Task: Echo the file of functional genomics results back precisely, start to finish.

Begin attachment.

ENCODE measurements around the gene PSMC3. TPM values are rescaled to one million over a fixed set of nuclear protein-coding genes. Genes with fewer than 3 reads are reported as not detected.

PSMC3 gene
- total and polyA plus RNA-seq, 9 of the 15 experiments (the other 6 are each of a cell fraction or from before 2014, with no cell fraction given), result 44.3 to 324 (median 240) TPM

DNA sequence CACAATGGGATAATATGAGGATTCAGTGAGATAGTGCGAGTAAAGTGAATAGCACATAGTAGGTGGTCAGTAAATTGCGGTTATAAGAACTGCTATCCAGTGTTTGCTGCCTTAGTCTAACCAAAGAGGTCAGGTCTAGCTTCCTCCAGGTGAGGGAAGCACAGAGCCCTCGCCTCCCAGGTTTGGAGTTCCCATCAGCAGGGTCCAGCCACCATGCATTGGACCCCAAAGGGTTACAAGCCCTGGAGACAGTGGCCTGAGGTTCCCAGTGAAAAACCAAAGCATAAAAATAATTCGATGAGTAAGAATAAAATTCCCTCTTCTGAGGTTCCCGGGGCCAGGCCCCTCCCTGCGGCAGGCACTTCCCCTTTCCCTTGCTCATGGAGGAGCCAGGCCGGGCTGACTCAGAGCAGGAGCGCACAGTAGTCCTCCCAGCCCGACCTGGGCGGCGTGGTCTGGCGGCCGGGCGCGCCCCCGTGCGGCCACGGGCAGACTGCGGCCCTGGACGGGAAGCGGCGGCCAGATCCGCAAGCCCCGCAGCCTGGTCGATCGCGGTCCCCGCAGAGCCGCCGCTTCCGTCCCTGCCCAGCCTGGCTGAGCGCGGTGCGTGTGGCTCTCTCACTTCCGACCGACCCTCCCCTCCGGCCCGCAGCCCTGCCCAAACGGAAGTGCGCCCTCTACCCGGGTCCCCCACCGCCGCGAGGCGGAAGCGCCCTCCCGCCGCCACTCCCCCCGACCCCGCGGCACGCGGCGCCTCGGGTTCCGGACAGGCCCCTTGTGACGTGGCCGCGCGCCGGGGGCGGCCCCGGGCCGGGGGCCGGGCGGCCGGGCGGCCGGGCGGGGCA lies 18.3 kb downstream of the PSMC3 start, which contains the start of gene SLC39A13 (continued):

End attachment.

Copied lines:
ENCODE measurements around the gene PSMC3. TPM values are rescaled to one million over a fixed set of nuclear protein-coding genes. Genes with fewer than 3 reads are reported as not detected.

PSMC3 gene
- total and polyA plus RNA-seq, 9 of the 15 experiments (the other 6 are each of a cell fraction or from before 2014, with no cell fraction given), result 44.3 to 324 (median 240) TPM

DNA sequence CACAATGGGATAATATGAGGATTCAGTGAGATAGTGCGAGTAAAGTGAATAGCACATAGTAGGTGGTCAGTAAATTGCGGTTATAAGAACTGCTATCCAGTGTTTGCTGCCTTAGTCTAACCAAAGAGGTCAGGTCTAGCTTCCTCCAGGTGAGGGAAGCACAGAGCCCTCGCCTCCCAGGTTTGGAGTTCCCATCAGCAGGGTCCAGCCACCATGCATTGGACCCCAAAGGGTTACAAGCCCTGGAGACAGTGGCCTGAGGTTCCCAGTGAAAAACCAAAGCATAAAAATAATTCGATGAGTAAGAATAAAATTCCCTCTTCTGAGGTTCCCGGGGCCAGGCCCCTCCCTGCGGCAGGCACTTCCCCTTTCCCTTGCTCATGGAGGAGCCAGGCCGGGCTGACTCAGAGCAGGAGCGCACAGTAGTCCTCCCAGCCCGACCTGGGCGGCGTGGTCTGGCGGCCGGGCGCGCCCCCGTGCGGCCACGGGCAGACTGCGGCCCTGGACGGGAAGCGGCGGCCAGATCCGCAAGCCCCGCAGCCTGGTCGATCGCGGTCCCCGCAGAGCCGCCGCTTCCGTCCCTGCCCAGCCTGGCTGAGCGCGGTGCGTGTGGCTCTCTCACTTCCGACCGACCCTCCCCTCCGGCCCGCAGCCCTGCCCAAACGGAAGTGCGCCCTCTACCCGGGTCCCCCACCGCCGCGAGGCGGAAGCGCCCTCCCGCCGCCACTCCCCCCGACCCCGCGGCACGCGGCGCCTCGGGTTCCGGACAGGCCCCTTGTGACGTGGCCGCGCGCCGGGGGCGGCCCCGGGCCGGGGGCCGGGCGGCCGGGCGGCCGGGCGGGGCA lies 18.3 kb downstream of the PSMC3 start, which contains the start of gene SLC39A13 (continued):